Or, Morpheus himself came to Gaiman in a dream one night, met him at a crossroads buried within a dark forest filled with twisted trees, touched Gaiman’s cheek, and murmured, “You will tell my story.” When Gaiman woke he remembered a dream of walking through an endless forest. There was something he was supposed to find.
There were two things that were revolutionary about The Sandman. The first was that Gaiman decided that the story would come to a real end point, and that DC agreed to this. There have been prequels and mini-stories since, of course, but it’s notable that they are all written by Gaiman. The second was that, from the start, this story was diverse, inclusive, queer-friendly, girl-friendly. Everyone was welcome. There were references to the larger DC pantheon, but they were glancing enough that even someone who had never picked up a comic could comfortably join the story. And if his career had ended there, he’d be known as one of the all-time great comics writers, but instead he decided to branch out.
He wrote a script for the BBC, Neverwhere, which he then turned into a novel, and wrote an “illustrated novel,” Stardust, before tackling a full, original prose work with American Gods. But rather than jumping from comics to prose, or from genre to literary work, he has successfully moved between all of these media, making it clear that he sees them all as equal modes of storytelling. His three adult novels, American Gods, Anansi Boys, and The Ocean at the End of the Lane, vary wildly in tone, but all meld literary prose with fantasy tropes. American Gods is a picaresque, a road novel about a father and son coming to understand each other better, that just happens to co-star Odin. Anansi Boys is a Wodehousian comedy of errors and mismatched love, whose catalytic event involves the trickster god Anansi. And Ocean is a delicate coming-of-age story about a gentle misfit boy, with witches. His two longer children’s works, Coraline and The Graveyard Book, are truly frightening horror stories that are also suitable for young minds. His script for the Doctor Who “The Doctor’s Wife” turned the TARDIS into a woman, and his script for Beowulf turned the classic story into a tale of hubris and fall. By melding literary and genre conventions, he helped usher in the new age of work by people like Michael Chabon, Colson Whitehead, and Kelly Link, that can be read and loved by people who consider themselves fantasy die-hards as well as those with lifetime New Yorker subscriptions.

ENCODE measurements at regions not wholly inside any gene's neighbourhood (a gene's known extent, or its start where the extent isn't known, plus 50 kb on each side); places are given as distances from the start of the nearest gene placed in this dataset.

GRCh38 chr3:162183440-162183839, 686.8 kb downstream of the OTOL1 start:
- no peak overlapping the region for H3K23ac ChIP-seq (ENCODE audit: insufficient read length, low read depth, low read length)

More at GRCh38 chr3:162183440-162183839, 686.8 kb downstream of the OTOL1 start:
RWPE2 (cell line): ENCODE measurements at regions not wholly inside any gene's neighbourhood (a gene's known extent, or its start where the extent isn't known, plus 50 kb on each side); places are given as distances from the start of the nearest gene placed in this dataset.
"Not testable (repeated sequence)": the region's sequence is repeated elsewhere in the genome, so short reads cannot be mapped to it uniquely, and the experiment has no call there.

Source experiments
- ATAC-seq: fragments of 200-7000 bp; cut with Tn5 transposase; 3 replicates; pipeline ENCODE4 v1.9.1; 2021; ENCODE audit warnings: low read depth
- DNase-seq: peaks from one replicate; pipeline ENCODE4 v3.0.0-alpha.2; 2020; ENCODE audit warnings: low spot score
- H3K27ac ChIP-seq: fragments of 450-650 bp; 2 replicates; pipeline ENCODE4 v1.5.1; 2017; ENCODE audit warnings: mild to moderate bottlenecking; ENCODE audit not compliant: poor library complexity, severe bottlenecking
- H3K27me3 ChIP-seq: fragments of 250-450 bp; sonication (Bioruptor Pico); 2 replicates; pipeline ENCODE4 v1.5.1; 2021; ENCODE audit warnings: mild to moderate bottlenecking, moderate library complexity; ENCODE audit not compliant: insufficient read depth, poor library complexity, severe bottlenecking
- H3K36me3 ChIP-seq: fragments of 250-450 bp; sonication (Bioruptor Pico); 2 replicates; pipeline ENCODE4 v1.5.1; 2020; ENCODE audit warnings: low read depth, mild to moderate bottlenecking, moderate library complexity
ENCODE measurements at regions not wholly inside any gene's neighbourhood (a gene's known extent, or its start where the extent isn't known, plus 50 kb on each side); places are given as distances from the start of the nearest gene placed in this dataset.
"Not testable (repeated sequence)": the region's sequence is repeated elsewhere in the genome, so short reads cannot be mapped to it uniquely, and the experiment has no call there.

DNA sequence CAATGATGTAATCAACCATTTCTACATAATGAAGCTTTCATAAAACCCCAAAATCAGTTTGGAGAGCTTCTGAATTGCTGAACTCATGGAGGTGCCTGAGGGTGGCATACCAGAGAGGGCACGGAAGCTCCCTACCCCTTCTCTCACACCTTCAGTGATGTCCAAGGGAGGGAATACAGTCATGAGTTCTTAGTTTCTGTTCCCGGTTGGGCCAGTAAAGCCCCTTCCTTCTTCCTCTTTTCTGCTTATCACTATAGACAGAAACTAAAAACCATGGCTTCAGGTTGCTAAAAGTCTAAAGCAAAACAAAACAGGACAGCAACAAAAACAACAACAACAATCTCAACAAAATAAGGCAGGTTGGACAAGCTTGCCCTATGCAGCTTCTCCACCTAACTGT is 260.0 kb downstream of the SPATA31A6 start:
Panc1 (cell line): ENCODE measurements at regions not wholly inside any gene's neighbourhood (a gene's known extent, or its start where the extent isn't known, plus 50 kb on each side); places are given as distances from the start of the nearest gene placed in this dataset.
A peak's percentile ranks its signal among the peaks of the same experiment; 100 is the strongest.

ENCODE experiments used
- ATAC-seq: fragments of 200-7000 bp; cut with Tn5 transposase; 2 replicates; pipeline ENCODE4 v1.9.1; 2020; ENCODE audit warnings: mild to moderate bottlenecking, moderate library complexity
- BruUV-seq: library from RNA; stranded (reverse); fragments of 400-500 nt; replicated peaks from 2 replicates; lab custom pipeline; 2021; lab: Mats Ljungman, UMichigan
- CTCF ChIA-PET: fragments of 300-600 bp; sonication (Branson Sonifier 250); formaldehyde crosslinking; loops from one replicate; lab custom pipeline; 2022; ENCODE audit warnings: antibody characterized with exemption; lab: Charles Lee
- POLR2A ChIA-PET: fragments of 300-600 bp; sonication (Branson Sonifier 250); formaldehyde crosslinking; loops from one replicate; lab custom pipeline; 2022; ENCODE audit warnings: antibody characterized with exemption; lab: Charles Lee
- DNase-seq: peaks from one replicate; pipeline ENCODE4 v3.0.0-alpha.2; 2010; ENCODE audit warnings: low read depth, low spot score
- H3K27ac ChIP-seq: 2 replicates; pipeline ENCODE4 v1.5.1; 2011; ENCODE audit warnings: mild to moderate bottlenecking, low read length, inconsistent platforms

Or, Gaiman is working off a debt to a pantheon far, far older than any he has written. They salvaged his sanity, true, and they gave him this gift of words, but is this truly a gift? How many words will it take to win his freedom? And why…why do they need his words?
And this is the next big turning point, because Gaiman, noticing this, encouraged it. When people came to his readings, he stayed until every book was signed. (He may actually be a book-signing record holder.) He cultivated a personal relationship with fans, both by enthusiastically attending cons and building an online presence. He recorded his American Gods book tour through a blog that soon became a daily destination for writers and SFF fans. Expanding beyond simply reporting his own adventures in bookstores across America, he was soon answering fan questions, weighing in on public events, and lifting the curtain on what it was to be a working author in the 2000s. He’s continued his life as a public author through Tumblr, Instagram, and Twitter, and participated in several reddit AMAs, which is obviously becoming de rigeur for public figures. But what I would say is revolutionary about this is that he’s never dumbed down his thoughts, never altered any of his messages. He has documented the changes in his life: a move to America, three children growing up, a separation from his wife, a (very public) relationship with his now-second wife, Amanda Palmer, the deaths of his father and several close friends, plus many more stories, books, and literary events, but he’s done all of that while keeping his messages of inclusion and artistic encouragement at the forefront.
Or…his fans are feeding from his energy like so many succubi. Or maybe he’s feeding from his fans’ energy like an old-school Polidorian author/vampire? Or…maybe he’s created a multifaceted and inspiring career through years of hard work? Maybe he forges an emotional connection with his fans because he’s willing to write honestly about difficult truths? And maybe he appreciates his fans, because they participate in an ongoing conversation about life and death, myth and magic, and what it means to be human?
I like that story.
This article originally appeared November 10, 2014.